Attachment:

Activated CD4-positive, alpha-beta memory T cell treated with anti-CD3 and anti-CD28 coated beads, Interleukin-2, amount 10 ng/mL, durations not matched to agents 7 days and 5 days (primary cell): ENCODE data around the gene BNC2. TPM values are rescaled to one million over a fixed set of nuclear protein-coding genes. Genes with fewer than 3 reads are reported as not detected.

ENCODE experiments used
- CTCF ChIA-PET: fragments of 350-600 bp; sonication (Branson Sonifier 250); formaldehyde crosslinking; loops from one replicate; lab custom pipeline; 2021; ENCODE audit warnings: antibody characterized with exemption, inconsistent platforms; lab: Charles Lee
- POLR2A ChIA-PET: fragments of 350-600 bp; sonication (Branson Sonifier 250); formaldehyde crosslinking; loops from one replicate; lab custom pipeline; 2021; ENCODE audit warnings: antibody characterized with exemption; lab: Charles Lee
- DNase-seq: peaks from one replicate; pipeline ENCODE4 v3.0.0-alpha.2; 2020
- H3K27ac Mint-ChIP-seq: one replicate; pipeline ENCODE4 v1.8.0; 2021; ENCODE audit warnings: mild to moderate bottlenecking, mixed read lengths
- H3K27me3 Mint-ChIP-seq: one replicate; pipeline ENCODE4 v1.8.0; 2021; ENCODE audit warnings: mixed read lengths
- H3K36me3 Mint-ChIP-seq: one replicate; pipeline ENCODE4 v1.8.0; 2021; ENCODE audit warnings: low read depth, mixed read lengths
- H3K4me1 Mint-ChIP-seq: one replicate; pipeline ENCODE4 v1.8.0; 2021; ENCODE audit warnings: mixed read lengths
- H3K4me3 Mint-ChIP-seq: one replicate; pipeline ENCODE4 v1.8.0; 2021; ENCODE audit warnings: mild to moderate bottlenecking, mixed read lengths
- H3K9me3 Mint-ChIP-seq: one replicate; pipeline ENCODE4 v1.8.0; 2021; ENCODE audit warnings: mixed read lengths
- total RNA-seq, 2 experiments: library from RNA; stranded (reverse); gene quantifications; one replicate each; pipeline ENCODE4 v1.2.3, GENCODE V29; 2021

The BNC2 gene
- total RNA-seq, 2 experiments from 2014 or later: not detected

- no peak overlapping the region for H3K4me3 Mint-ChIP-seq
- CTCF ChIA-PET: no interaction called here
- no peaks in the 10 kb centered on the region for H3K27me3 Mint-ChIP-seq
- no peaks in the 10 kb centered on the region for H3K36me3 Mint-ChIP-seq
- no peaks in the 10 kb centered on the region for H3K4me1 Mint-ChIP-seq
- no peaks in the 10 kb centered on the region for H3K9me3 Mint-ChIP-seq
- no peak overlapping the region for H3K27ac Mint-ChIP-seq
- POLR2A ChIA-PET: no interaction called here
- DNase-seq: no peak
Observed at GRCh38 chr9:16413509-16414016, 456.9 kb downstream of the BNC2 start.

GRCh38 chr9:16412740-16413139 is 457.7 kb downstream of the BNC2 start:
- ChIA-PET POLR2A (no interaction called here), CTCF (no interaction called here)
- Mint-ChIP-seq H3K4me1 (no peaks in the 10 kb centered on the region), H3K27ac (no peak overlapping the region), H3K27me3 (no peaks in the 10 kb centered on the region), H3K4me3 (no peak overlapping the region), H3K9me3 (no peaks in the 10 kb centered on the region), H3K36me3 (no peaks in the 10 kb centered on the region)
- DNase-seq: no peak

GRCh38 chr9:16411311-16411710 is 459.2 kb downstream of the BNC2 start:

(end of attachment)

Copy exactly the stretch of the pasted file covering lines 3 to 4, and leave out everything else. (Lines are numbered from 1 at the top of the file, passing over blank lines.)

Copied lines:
- CTCF ChIA-PET: fragments of 350-600 bp; sonication (Branson Sonifier 250); formaldehyde crosslinking; loops from one replicate; lab custom pipeline; 2021; ENCODE audit warnings: antibody characterized with exemption, inconsistent platforms; lab: Charles Lee
- POLR2A ChIA-PET: fragments of 350-600 bp; sonication (Branson Sonifier 250); formaldehyde crosslinking; loops from one replicate; lab custom pipeline; 2021; ENCODE audit warnings: antibody characterized with exemption; lab: Charles Lee